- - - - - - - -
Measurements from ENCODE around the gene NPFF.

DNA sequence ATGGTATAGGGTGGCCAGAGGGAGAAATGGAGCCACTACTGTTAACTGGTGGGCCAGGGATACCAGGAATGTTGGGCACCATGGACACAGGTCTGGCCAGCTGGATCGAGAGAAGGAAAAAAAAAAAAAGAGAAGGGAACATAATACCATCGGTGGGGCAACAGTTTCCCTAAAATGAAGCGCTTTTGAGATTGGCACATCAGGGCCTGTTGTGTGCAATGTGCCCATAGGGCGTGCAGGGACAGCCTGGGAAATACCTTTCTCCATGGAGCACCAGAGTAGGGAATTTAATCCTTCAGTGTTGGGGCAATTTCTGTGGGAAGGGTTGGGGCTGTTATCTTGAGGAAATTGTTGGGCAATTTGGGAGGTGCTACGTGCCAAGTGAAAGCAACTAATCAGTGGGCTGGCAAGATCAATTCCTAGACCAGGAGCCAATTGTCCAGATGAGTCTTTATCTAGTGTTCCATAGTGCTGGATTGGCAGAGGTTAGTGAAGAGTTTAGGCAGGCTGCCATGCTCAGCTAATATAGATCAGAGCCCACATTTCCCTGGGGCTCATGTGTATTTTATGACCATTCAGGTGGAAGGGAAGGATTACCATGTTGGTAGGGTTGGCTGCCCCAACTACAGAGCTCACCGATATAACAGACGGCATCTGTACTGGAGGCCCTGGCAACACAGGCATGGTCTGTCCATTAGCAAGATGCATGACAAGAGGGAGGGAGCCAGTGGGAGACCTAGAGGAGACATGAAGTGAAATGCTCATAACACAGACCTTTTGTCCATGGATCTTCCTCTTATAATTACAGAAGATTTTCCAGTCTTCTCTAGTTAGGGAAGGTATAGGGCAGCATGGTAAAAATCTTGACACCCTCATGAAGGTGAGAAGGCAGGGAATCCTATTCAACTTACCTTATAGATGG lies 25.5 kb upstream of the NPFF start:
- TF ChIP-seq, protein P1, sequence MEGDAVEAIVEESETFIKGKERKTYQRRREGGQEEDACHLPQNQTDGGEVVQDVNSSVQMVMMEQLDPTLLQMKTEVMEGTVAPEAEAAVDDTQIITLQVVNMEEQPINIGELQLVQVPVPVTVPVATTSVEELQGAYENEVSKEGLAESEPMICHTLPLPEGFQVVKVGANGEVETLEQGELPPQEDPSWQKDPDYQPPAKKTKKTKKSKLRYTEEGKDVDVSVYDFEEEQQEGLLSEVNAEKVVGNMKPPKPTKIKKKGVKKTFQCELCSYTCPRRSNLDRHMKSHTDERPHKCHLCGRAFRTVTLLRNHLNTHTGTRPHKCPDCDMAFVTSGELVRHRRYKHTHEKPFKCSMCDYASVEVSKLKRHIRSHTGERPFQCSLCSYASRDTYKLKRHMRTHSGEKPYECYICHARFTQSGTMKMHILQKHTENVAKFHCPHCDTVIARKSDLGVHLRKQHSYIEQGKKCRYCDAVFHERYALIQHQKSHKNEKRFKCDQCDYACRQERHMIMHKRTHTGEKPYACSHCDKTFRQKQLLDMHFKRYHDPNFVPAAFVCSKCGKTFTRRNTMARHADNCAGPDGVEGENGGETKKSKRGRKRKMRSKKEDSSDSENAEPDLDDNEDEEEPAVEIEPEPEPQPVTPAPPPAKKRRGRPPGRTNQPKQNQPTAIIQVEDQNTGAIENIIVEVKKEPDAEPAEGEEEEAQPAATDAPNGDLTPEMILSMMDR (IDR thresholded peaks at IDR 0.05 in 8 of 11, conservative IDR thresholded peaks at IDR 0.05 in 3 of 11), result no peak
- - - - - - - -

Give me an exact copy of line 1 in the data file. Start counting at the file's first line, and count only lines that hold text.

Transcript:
Measurements from ENCODE around the gene NPFF.